The Weekly Daf

For the week ending 25 March 2006 / 25 Adar I 5766

Pesachim 65 - 71

by Rabbi Mendel Weinbach zt'l
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Sons of Prophets

The Sage Hillel had made aliya from Babylon to Eretz Yisrael where an unusual event prepared him for leadership as the head of the Sanhedrin. His historical opportunity arrived when Erev Pesach (14 Nissan), the day on which the Pesach sacrifice was to be slaughtered and offered, was on Shabbos. The heads of the Sanhedrin were in doubt as to whether this sacrifice could be offered in violation of the Shabbos laws. Communal sacrifices, such as the regular daily ones and the additional ones on the festivals, are offered even on Shabbos, but they forgot whether the Pesach sacrifices, which are brought by individuals in a communal fashion, also have this special status.

When they turned to their colleagues for guidance it was suggested that Hillel, who had studied with the great Sages Shemaya and Avtalyon, might know the answer. Hillel was indeed equal to the challenge and cited proof from the Torah that the Pesach sacrifice must be offered "in its appointed time," even on Shabbos. The knife, on the other hand, could be prepared the day before, and there was therefore a doubt as to whether it could be brought on Shabbos. Even if a way were found to avoid violating Torah law, did the rabbinical ban on carrying in an irregular fashion prevent the carrying of the knife for the slaughter of the Pesach sacrifice?

Now it was Hillel's turn to be stumped. (The gemara explains that this was Heavenly punishment for the haughty manner in which he addressed his predecessors as heads of the Sanhedrin when they forgot a law.) He admitted that he had learned the law in such a case but had forgotten it. "But," he added, "things will work out, because even if Jews are not prophets themselves, they are the sons of prophets."

The next day, Shabbos Erev Pesach, these semi-prophetic Jews arrived at the Beis Hamikdash with their animals for the Pesach sacrifice. From the wool of the lamb protruded a knife, and between the horns of the goat a knife was to be found. Upon seeing this Hillel proclaimed: "Now I recall the law I learned from Shemaya and Avtalyon. This is the procedure which they taught me!"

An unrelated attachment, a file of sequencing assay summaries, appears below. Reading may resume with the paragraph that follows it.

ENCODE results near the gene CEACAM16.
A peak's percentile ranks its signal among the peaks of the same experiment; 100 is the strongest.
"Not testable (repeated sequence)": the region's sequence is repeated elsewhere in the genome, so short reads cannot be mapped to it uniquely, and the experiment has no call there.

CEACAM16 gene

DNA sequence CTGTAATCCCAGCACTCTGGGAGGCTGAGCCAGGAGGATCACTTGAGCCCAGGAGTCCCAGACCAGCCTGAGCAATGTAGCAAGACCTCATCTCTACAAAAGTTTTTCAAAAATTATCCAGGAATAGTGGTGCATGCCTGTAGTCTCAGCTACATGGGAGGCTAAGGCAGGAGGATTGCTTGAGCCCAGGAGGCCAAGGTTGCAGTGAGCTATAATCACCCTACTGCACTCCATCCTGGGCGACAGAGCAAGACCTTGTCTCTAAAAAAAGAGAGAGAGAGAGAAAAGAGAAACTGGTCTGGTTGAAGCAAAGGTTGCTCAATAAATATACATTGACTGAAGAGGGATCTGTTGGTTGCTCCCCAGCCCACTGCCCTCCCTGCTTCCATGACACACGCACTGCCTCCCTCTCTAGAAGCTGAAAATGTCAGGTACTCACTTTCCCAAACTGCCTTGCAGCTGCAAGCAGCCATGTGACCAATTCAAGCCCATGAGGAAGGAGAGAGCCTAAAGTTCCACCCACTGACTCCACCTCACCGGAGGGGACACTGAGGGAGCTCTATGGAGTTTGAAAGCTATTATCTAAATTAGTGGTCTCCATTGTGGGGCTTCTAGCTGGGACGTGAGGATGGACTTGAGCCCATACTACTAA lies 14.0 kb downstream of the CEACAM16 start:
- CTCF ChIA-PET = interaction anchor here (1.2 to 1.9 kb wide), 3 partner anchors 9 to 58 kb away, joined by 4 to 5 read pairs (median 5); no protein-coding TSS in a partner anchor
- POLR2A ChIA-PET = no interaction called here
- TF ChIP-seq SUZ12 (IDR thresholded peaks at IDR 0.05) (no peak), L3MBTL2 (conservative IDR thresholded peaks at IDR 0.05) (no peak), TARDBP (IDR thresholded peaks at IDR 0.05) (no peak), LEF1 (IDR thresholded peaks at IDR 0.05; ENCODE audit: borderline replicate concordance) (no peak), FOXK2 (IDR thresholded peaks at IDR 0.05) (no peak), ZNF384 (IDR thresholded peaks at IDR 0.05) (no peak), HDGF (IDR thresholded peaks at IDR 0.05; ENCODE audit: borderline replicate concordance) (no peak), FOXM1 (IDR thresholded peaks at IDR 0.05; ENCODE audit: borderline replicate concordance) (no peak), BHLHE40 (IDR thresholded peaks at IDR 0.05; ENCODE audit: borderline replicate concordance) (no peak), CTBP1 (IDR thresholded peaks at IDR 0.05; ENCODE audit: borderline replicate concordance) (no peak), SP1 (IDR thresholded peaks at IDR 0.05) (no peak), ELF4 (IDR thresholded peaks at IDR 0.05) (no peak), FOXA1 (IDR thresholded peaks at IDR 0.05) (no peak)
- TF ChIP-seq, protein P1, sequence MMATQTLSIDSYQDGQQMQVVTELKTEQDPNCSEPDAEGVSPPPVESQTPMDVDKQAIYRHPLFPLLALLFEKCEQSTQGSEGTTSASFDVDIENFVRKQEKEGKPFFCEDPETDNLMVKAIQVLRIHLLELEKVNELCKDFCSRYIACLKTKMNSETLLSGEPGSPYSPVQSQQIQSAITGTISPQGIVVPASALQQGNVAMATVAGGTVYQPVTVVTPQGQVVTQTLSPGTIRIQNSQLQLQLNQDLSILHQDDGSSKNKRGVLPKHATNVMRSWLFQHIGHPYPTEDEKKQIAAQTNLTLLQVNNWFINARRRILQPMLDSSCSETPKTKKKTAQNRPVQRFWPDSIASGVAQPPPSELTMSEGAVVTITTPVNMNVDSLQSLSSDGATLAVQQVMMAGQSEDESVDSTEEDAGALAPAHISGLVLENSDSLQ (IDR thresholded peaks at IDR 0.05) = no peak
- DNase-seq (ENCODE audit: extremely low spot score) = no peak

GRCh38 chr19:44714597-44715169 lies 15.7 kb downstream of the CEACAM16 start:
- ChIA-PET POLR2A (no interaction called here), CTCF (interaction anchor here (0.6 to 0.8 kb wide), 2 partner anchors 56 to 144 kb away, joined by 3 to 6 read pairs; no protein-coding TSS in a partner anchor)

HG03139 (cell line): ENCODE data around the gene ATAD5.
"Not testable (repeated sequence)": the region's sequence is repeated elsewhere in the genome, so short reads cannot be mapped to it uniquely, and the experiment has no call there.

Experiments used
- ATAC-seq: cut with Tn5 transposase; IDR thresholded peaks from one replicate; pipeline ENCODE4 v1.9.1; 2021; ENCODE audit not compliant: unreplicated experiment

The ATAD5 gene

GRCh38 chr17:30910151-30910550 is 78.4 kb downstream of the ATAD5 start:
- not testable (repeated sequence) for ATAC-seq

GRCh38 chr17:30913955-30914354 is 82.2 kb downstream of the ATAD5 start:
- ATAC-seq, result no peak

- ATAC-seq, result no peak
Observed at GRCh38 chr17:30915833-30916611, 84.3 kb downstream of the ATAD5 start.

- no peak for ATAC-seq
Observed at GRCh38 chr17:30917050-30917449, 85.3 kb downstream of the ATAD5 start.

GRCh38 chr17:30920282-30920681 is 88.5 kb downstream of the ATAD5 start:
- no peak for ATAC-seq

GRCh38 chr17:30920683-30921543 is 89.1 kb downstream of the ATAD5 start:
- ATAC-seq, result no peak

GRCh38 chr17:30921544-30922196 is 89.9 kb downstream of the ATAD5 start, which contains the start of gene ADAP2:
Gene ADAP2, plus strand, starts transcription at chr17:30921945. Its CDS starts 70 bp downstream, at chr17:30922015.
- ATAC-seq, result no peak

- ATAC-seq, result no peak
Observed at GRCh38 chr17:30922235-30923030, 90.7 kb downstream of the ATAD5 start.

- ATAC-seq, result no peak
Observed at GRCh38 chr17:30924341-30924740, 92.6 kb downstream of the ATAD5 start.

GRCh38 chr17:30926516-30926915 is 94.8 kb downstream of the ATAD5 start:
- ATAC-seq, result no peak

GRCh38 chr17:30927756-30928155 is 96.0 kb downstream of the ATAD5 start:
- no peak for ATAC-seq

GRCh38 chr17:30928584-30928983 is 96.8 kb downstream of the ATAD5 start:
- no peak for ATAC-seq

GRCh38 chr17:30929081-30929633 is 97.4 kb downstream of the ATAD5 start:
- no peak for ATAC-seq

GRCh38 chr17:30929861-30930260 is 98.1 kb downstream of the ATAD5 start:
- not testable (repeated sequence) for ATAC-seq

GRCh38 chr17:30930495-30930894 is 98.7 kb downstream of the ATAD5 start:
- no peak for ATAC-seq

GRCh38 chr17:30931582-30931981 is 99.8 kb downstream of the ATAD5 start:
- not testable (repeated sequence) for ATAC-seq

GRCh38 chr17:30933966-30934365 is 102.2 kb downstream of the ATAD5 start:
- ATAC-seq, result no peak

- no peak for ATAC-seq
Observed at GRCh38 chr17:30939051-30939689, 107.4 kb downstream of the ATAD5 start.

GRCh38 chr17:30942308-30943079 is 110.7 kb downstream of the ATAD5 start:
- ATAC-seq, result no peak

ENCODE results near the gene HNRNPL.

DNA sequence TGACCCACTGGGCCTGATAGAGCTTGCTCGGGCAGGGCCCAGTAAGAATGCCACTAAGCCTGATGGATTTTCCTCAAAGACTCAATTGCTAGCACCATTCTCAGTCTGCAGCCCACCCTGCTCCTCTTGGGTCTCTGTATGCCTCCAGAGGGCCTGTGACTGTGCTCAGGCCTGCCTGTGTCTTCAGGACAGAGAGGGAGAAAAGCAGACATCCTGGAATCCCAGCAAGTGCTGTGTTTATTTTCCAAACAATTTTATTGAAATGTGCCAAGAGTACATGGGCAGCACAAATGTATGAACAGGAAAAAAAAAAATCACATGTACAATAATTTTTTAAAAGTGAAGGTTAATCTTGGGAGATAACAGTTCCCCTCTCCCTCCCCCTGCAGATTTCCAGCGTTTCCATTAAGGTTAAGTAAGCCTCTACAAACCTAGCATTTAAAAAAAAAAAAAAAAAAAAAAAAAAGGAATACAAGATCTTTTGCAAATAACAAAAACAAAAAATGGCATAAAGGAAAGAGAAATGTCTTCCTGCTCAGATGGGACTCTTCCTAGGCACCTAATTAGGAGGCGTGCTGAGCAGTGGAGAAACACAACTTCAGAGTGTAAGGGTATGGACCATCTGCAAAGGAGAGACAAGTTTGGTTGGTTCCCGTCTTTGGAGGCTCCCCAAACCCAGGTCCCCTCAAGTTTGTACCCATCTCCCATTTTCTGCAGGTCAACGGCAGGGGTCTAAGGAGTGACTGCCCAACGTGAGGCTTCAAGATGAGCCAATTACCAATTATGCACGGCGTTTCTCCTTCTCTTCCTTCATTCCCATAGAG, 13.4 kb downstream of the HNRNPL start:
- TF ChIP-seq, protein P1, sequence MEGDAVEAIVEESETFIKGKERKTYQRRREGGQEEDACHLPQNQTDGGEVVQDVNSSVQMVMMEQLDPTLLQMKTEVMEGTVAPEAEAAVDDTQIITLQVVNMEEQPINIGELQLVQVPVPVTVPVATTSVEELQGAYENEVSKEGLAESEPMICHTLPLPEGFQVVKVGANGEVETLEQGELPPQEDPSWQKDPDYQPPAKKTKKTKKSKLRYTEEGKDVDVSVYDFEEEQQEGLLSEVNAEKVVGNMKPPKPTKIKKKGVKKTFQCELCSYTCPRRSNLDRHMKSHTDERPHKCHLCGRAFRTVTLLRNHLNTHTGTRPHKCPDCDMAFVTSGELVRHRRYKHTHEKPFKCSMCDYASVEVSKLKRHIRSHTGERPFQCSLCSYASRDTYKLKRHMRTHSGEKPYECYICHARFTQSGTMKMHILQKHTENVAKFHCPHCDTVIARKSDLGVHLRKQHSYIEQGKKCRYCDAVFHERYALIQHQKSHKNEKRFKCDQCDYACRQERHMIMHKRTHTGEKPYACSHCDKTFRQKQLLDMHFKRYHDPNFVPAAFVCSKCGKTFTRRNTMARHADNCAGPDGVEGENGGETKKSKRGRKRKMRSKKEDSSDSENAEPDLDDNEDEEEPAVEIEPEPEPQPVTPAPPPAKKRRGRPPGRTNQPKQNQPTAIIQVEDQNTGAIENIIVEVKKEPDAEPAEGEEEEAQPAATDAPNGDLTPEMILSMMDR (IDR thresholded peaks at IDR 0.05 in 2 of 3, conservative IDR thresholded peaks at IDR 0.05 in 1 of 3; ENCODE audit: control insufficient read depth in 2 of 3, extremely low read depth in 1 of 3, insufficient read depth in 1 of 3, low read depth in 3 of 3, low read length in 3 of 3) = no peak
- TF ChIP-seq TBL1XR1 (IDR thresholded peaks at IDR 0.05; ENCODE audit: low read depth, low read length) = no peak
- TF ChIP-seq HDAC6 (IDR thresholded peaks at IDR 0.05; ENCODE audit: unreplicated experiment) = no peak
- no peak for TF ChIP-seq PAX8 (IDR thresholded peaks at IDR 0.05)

The "sons of prophets," by placing the knives on the animals in such irregular fashion, had avoided violating Torah law by themselves carrying, or by having their animals carry for them in a regular fashion. They had properly anticipated that the rabbinical ban on such irregular carrying by their animals would not stand in the way of offering the Pesach sacrifice.

(Pesachim 66a)

Lost Angry Man

After Hashem informed the Prophet Shmuel that Saul would not continue to be King of Israel, He directed him to secretly proceed to the Bethlehem home of Yishai where he would find a candidate for the Crown amongst Yishai's children. Upon his arrival he was greatly impressed by the oldest son, Eliav, and assumed that he was the chosen one. Hashem cautioned him, however, "to not look upon his appearance and his height, for I have rejected him." The reason for Shmuel's error is explained as "a man sees only what is visible to they eyes, while Hashem sees what is in his heart." (Shmuel I 16:7)

What did Hashem see in the heart of Eliav which disqualified him?

In the very next chapter we find the answer. David, already anointed by Shmuel as the future king unbeknownst to his father and brothers, was told by his father to leave his sheep tending in order to bring provisions to his brothers serving in Saul's army in a war with the Philistines. Eliav became angry with David, unjustly scolding him for abandoning the sheep in his charge and accusing him of misbehaving in order to watch the war. (ibid. 17:28)

It was Eliav's characteristic of anger, says the Sage Reish Lakish, which disqualified him from being king even though he was otherwise suited for this role. The problem with this explanation is that chronologically the rejection of Eliav took place before the incident of his display of anger. Rashi points out that we find no other reason for his rejection and must therefore conclude that it was Hashem's omniscient awareness of his tendency to anger which caused the rejection which, concludes Reish Lakish, is the fate of angry men otherwise destined for greatness.

Maharsha points out that this message is implied in the words "Hashem sees what is in his heart," for Hashem saw the character of the man which would later become visible with his outburst against David.

(Pesachim 66b)

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